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Advice on starting a forum

#1
Hi, this is my first post here so hopefully it will go well!

Anyway, I'm thinking of starting a forum basically because on another forum I visit you can ask a question and because it's not very well structured your post can be on the second page before you know it and never get noticed. Obviously that isn't the only reason as I'm also interested in the subject, there's a market for it and I would possibly like to have a go at building a community.

However having never started a forum that's where I'm hoping some of you could come in! I really like the look of xenForo so that would be high on the list but what should I consider before possibly starting out on this? Obviously I know its not a case of install the script and 5 seconds later you have a thriving community so I would be grateful for any advice you could give.
 
F

Floris

Guest
#2
Get a good idea of what you want out of your community.
Find a fitting, affordable and available domain name. At namecheap.com
Find a VPS or other hosting appropriate to your expected traffic flow. Linode.com is on my top5 of recommendations.
Get a XenForo license, so you have time to build and test and play.

Learn the system, play with forum structures and their settings. And re-start when you're happy and know what you want (or continue with whatever worked).

Create a private category for administration and archiving.
Create a semi private category for the public, where only team members can create new content. For your announcements and official information.

Create an offtopic board, there will always be topics you can't place elsewhere.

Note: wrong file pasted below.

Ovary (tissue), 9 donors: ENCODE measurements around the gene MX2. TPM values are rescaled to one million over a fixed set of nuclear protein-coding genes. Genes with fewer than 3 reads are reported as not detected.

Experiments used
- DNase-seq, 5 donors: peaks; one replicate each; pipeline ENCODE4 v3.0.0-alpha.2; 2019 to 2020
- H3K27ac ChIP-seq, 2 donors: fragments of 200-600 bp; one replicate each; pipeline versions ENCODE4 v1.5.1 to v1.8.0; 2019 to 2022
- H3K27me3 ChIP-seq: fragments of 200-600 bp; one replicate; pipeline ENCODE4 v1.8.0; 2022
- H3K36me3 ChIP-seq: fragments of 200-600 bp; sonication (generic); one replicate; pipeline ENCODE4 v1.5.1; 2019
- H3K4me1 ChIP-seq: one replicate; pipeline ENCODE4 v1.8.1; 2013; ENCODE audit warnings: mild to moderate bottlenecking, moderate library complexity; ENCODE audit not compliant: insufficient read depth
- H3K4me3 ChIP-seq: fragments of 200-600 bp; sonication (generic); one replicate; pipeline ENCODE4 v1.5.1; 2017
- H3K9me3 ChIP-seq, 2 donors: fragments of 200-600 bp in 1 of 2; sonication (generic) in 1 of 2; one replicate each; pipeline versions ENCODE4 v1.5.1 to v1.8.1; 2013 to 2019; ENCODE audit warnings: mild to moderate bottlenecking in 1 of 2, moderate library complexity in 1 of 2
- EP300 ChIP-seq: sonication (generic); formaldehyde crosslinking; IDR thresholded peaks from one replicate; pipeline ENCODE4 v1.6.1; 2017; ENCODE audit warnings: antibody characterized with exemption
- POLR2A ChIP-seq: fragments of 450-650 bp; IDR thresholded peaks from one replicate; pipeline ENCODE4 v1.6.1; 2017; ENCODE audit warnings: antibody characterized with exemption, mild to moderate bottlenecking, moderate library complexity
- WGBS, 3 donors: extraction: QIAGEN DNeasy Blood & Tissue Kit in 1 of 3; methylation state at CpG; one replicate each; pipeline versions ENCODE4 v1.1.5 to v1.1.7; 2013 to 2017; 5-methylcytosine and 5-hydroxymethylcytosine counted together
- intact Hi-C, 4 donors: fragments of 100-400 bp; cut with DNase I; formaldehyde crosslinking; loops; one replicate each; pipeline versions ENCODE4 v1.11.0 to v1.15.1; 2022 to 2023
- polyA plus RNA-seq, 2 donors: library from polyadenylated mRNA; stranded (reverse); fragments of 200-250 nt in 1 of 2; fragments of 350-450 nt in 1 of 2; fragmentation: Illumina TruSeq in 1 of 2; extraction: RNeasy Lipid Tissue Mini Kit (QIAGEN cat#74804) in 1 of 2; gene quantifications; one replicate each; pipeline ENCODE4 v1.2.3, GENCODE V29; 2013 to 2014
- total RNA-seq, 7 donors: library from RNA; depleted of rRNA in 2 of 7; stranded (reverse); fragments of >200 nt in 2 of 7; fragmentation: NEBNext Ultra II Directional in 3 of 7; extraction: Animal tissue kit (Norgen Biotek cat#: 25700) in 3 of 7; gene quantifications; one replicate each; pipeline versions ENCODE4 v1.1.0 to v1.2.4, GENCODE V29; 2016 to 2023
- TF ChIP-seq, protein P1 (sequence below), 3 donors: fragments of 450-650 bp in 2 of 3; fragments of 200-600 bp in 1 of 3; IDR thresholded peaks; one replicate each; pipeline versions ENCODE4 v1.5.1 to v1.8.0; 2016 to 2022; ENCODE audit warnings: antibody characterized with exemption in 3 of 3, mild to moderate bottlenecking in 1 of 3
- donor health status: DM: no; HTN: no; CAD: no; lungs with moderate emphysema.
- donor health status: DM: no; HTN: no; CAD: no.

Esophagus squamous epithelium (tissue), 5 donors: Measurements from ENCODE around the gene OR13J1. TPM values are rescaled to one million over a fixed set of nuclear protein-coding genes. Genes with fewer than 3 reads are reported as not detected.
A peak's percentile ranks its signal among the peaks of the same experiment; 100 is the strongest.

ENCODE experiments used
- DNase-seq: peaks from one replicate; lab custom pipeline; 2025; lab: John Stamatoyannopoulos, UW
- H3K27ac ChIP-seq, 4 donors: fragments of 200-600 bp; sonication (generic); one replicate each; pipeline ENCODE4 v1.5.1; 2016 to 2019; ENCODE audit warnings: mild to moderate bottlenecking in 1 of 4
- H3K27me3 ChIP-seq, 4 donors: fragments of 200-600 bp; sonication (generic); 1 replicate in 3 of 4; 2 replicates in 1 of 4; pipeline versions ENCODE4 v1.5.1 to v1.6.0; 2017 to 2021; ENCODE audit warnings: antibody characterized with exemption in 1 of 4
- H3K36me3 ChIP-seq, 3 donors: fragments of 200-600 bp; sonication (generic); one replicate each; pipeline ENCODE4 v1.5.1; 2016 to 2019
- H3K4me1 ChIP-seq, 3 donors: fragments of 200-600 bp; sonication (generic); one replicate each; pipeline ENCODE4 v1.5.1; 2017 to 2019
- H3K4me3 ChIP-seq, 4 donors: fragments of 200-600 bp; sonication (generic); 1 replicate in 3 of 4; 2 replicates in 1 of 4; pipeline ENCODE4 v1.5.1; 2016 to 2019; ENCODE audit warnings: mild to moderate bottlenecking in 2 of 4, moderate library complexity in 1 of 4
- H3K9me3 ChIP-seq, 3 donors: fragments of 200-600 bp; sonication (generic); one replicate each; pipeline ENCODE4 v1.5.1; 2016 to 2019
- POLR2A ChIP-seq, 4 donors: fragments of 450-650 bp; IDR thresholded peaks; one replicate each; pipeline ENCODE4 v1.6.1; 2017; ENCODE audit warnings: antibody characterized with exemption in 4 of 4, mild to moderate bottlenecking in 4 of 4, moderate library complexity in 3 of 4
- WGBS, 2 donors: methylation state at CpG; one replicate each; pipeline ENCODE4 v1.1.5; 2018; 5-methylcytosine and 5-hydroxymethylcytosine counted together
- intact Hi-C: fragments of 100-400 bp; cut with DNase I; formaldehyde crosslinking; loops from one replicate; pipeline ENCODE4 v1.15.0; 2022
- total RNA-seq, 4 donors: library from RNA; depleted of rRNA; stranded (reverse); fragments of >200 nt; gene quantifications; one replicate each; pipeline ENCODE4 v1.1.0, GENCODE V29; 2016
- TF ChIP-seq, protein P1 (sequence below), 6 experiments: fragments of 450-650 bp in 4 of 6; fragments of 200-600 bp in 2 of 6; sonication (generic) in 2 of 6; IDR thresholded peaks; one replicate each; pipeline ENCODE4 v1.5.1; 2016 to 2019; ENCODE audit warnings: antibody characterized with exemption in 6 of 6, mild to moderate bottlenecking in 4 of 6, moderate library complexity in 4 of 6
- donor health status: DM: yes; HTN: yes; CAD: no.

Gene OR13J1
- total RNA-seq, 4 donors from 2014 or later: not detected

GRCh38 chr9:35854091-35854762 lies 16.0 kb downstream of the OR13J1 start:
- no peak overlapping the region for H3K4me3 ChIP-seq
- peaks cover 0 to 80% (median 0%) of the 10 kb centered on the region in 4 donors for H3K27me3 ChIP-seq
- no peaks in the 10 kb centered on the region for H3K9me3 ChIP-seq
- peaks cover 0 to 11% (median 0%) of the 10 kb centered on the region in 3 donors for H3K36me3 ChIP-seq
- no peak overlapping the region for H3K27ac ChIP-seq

And create a category with up to 5 boards for the on-topic topics you're interested in the most for your site.

Start slow, start little, and grow naturally.

But think things through, and simply have fun doing it all.

And back up daily, weekly and monthly, rolling archive and offsite.
 
#4
It looks like linode has some interesting plans and features. How about their support?

I'm with iWeb at the moment. Everything is superb, except their support... mind-blowing...
 
#6
Thanks for all the comments so far.

With the hosting I was wondering if I should go down the VPS route straight away or start off with normal hosting until it possibly gre and then upgrade as has been suggested.

Also what sort of effort is involved in getting something like this off the ground? Stuff like promotion, getting members, maintaining and growing the community, that those sort's of things?
 

Ati

Active member
#7
With the hosting I was wondering if I should go down the VPS route straight away or start off with normal hosting until it possibly gre and then upgrade as has been suggested.
This is just my personal opinion: I've tried several shared-hosting solutions over the past 5 years (with a vb forum). I had to leave most of them because performance was so poor, the forum was not accessible many times because of database issues. The forum now has less than 2000 members (max 100 online at a time, but usually around 50), with just over 250,000 posts (it was a lot less at those times!). So we're not talking about a huge forum here. My last host basically sent me away, saying that I tie up 90% of their resources. That's when I moved the forum over to one of my servers (that is actually being used for other purposes as well), and the max load I get is 0.2. How this could possibly tie up 90% of a hosting company's resources is beyond me... :)

So basically, you have zero control over what's going on with your forum with a shared hosting plan.

I'd say if you don't need a dedicated server, go with a small VPS.

Again, this is just my personal opinion, don't take anything I said above for granted... :)
 

Russ

Well-known member
#8
Get dirt cheap hosting or a friend to host you while you toy with the forum, learn the software and build the design. There is zero need for paying for a VPS/Dedi while it's resources aren't even being used. Learn it, design it, launch it.
 
F

Floris

Guest
#9
You dont need a VPS to start off a forum. Something like the basic package at site 5 would be more than enough.